• Price When Reviewed: 285 . 95 . 815 . 285

  • Pros: Highest-quality effects. Excellent level of control and on-screen tools. Many useful additions. Fast rendering.

  • Cons: Pricey. No new must-have tools.

  • Expert Rating: We rate this 8 out of 10We rate this 8 out of 10We rate this 8 out of 10We rate this 8 out of 10We rate this 8 out of 10 We rate this 8 out of 10

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Sapphire is the most prestigious – and priciest – collection of visual-effects plug-ins for compositing applications and suites. Version 2 has been available for Shake since June 2006 – and the edition for Autodesk systems such as Flame is version 4 – but the second release of the collection for After Effects and a wide range of compatible hosts is now finally available.

Sapphire 2 adds more than 30 new filters, revamps many more, and adds support for After Effects CS3. This allows all of the filters to run in AE CS3’s 32-bit-per-colour mode, and under Windows Vista. GenArts claims Sapphire 2 supports Apple’s new Mac OS X 10.5 ‘Leopard’ too – though as After Effects won’t support it until an update due in December, this should be regarded more as ‘ready to support’.

The Bleach Bypass effect.

As with version 1, the set is available in four Boxes: Lighting; Stylize; Adjust, Blur+Sharpen, Composite & Distort; and Render, Time & Transitions – or as the full Package, which saves you £325 overall. This provides a convenient way to build up the full collection if the full set is too pricey for your budgets.

The original Sapphire was a must-have set for many VFX artists. For many the superb-quality lighting tools alone – which include nine glow filters that have seen use on a huge number of feature films and top-flight ads – were worth the cost of the collection.

The Dog Vision effect.

Unfortunately, version 2 doesn’t add any groundbreaking filters – but it does flesh out the set of tools with some very high quality effects. Artists working with 3D elements will be pleased with a number of filters that manipulate scenes based on input from a Z-depth rendering.

ZDefocus pushes areas in and out of focus based on this input, while other filters use this to control convolutions and glows. There’s also a new Light3D filter, which relights a clip based on an input clip rendered with the directions of surface normals.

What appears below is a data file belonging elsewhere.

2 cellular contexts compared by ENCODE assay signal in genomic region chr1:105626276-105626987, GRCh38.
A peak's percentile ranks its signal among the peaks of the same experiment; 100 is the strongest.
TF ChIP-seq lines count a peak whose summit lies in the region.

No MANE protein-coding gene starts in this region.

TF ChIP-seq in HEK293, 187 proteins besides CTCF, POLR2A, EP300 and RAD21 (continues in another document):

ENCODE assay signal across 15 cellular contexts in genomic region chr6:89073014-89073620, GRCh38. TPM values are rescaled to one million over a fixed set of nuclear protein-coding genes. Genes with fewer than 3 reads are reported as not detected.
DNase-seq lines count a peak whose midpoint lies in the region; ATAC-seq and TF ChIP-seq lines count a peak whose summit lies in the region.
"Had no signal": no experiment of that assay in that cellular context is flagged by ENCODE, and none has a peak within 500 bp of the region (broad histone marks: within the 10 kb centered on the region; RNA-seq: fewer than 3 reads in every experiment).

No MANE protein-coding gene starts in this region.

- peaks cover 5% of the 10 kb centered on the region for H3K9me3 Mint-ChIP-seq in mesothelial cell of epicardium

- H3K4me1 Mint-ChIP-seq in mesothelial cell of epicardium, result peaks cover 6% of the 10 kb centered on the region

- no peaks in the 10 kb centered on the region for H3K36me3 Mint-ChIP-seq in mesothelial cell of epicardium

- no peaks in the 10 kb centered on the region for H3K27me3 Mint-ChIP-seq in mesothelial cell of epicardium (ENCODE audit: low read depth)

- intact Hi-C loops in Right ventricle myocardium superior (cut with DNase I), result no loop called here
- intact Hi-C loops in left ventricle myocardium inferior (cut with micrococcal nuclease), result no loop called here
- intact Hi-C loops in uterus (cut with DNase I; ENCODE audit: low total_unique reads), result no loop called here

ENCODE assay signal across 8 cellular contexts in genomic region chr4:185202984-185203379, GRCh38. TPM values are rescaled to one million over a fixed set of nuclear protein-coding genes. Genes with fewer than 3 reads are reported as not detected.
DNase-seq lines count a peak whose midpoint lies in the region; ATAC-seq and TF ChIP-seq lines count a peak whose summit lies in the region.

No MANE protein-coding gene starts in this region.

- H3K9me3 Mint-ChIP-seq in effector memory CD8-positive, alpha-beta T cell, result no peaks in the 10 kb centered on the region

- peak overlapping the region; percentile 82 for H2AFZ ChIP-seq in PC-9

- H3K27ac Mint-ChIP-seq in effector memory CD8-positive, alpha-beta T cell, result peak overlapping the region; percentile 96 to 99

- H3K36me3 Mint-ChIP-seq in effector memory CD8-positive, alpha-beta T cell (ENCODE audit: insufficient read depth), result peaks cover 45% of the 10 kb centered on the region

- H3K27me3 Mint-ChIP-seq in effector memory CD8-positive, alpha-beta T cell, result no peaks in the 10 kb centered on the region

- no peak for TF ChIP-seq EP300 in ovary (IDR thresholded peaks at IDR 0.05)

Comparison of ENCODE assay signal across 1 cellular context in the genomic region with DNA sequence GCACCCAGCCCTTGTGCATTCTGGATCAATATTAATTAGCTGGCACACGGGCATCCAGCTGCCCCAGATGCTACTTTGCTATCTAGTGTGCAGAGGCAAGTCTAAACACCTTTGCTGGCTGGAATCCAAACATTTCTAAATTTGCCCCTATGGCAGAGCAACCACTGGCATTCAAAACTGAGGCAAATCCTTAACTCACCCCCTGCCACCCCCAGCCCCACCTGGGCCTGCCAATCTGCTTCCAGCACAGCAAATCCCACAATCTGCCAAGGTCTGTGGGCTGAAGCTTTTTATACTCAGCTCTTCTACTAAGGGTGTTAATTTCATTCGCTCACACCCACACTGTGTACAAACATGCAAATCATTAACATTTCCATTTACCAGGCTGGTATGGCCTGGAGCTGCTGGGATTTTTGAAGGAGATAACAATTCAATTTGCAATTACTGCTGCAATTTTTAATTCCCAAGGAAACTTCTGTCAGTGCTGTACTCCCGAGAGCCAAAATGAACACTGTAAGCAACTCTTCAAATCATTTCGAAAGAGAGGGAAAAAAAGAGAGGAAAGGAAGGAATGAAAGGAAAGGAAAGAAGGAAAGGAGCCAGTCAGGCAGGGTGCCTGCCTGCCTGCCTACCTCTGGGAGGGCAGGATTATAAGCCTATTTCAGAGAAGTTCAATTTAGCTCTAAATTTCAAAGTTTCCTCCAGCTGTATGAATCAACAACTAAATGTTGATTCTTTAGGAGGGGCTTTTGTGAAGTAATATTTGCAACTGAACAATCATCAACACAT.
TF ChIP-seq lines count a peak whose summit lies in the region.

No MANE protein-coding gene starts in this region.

The Texture Flux effect.

Other new filters are less successful. Cartoon works reasonably well, but if a project requires a decent cartoon or A Scanner Darkly look, you’d be much better paying for Digital Anarchy’s £145 ToonIt plug-in. Bleach Bypass and Film Damage work well, but no better than other versions – and if you need the highest-grade versions, you’ll need to invest in Red Giant Software’s £190 Magic Bullet Looks.

The new filters use the same combination of on-screen handles and pared-down controls to enable you to get the effect you want as quickly as possible. Many of the new filters are essentially variations of others, but with different controls tailored to particular tasks or functions.

The Warp Magnify effect.

While there’s no new glow filters, Glare has been upgraded with four new types – while the useful Lens Flare filters gain 14 flare types, a matte input and a separate version that follows any track you create.

Most of the filters preview and render quicker than you’d expect – especially on our test Mac Pro 8-core.

Sapphire is still the collection that every visual-effects artist will want to own – but owners of version 1 will likely want to upgrade as much for After Effects CS3 and 32-bit colour support more than for its new filters.
Neil Bennett

Filters are split into nine folders to make it easier to find the effect that you’re after.